Music: Michael Kooman Lyrics: Christopher Dimond Director: Emma Rice Sam Wanamaker Playhouse, Shakespeare’s Globe, New Globe Walk, London SE1 (020-7401 9919) Until 6 January 2018 Running time: 2hrs 20mins (including interval)
Emma Rice’s parting gift to Shakespeare’s Globe, which she is leaving after just two seasons, owing to differences with the board, is “no brickbat, but a bouquet”, said Lyn Gardner in The Guardian. Romantics Anonymous is a “multifaceted gem” of a piece, “choc-full of love, generosity and joy”, and it fits the Globe’s indoor Jacobean theatre perfectly. Based on a 2010 Belgian movie, Rice’s “play with songs” charts the delicate love affair between two people crippled by shyness and emotional inarticulacy: reclusive chocolatier Angélique and chocolate factory owner JeanRené. In less sensitive hands, it might all be as “cloying as an overscented violet cream”: and it definitely is “sweet-toothed”. But Rice pulls it off beautifully – a feat “all the more bittersweet, because witty stagecraft combined with an ability to tug at the heartstrings is a reminder of what a great and distinctive talent the Globe is losing” with Rice’s premature exit.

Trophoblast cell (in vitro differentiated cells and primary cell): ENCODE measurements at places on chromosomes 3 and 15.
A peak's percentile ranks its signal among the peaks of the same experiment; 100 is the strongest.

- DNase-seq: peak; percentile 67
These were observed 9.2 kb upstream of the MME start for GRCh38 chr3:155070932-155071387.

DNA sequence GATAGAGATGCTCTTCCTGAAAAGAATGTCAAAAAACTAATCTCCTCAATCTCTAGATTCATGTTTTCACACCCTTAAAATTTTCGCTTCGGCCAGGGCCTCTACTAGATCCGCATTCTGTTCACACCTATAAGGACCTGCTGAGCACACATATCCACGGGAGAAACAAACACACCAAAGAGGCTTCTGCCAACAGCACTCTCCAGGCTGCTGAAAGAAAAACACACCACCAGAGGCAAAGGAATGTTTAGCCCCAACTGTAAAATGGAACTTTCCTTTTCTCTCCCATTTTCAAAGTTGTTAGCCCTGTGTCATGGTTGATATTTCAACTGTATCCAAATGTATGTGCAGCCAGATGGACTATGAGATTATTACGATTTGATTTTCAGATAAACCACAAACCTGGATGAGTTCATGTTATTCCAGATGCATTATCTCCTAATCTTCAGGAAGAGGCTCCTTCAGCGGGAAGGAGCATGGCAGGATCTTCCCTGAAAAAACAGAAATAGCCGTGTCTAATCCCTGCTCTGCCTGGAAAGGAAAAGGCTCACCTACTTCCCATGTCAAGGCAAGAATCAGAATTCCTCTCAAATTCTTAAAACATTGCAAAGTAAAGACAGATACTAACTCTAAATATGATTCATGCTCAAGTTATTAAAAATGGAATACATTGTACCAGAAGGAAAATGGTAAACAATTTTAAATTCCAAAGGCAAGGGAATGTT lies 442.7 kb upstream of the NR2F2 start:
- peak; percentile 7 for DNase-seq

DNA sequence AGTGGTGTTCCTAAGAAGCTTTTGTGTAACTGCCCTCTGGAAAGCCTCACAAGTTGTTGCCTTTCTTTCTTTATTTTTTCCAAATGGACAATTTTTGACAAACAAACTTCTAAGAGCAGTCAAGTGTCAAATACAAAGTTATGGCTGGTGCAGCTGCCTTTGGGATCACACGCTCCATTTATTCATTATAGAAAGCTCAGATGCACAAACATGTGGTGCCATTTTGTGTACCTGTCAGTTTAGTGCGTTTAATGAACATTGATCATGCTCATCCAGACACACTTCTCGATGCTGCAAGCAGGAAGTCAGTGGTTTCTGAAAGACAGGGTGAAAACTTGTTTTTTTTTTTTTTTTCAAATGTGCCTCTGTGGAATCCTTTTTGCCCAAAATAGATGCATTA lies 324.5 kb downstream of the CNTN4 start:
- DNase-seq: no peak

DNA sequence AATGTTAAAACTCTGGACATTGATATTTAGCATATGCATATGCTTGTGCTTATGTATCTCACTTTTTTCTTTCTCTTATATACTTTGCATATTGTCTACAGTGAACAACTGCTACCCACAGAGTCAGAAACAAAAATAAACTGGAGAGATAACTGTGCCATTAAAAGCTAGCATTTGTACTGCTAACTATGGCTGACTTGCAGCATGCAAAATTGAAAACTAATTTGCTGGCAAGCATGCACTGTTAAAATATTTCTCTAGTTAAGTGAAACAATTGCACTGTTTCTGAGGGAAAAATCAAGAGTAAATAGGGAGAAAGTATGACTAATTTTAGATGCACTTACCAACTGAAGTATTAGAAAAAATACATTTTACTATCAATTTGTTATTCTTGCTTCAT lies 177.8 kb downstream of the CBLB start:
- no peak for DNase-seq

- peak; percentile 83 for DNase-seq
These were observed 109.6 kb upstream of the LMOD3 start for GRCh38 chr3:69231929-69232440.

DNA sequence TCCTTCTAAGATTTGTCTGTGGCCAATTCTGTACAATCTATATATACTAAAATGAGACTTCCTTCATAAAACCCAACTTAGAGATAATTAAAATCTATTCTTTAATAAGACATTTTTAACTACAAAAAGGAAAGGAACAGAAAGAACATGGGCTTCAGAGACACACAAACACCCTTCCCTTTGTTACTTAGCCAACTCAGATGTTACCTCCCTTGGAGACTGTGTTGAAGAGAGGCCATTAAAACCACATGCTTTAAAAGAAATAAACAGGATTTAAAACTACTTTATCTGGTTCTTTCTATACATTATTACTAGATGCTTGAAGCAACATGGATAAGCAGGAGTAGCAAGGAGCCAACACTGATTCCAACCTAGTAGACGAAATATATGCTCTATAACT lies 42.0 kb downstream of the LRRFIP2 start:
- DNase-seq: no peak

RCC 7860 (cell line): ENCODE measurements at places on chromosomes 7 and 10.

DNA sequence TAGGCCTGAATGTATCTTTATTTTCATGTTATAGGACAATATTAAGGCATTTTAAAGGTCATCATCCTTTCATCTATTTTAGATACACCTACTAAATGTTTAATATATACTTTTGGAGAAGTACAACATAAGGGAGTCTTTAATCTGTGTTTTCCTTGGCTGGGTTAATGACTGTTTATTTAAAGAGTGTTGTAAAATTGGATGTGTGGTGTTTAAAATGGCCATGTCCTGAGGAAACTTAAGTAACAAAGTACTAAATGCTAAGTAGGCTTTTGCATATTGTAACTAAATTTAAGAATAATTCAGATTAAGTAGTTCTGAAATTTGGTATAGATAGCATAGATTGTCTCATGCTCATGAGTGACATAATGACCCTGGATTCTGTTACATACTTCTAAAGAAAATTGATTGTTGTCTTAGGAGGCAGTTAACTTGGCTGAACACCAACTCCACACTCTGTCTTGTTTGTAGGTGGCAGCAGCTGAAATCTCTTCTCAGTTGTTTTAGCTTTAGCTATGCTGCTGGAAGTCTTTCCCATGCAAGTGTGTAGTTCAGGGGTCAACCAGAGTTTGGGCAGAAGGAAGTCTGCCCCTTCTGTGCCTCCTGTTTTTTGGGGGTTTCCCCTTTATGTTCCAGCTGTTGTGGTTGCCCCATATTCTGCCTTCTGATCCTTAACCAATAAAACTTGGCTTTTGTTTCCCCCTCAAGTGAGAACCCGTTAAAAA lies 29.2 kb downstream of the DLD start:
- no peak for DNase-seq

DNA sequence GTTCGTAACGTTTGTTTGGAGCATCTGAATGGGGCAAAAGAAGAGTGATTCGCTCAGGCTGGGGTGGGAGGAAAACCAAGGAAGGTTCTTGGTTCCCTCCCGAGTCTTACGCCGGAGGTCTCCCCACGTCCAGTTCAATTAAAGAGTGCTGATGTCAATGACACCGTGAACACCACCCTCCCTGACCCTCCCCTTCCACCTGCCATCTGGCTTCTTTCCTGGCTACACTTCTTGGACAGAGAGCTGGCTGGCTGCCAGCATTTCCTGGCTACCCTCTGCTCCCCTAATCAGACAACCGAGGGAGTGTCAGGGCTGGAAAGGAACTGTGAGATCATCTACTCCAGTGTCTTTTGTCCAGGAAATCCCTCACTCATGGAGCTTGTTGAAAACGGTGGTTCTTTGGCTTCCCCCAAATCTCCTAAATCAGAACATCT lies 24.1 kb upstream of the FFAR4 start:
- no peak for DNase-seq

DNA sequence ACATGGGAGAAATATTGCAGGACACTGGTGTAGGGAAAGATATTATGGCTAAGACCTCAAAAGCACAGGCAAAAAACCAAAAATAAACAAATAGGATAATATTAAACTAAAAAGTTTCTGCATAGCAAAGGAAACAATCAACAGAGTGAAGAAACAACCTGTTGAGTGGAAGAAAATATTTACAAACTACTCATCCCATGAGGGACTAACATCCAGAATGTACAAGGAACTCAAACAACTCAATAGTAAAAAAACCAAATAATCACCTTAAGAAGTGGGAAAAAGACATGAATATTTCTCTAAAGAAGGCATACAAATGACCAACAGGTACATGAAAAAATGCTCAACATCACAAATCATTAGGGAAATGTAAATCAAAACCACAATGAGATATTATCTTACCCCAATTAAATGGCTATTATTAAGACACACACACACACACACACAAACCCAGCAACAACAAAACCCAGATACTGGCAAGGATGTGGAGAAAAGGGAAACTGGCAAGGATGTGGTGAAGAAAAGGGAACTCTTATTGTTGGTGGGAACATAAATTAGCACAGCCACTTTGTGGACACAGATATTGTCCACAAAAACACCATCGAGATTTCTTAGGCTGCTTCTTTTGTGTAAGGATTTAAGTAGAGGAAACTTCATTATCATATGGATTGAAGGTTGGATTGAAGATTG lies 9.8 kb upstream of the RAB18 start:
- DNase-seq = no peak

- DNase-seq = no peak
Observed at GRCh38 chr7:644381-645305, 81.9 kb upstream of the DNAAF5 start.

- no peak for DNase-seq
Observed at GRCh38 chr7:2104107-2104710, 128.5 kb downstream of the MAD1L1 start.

On this evidence, they’re fools to let her go, said Quentin Letts in the Daily Mail. I haven’t been so charmed by a new musical in yonks – from the jazzy score (with echoes of Satie and Poulenc, too) to the delicious way in which the show “celebrates experimentation over stale tradition”. The manner in which Angélique is determined to “break the mould” of Jean-rené’s oldfashioned chocolate firm offers “more than a nod” to Rice’s tussles with the Globe’s board over her breaks with established practices, said Paul Taylor in The Independent. But it is done with “delectably joyous” generosity and not a hint of rancour. What a “gracious, big-hearted swansong” this is.
Among the nimbly multitasking cast, Joanna Riding is outstanding in a trio of exuberant turns, said Susannah Clapp in The Observer. And Dominic Marsh and Carly Bawden are perfect as the lovesick pair. All told, this “sweetly funny, gorgeously tender” piece is an “electric” farewell from Rice, said Dominic Maxwell in The Times. I wouldn’t be surprised if it follows her out the door and pitches camp in the West End.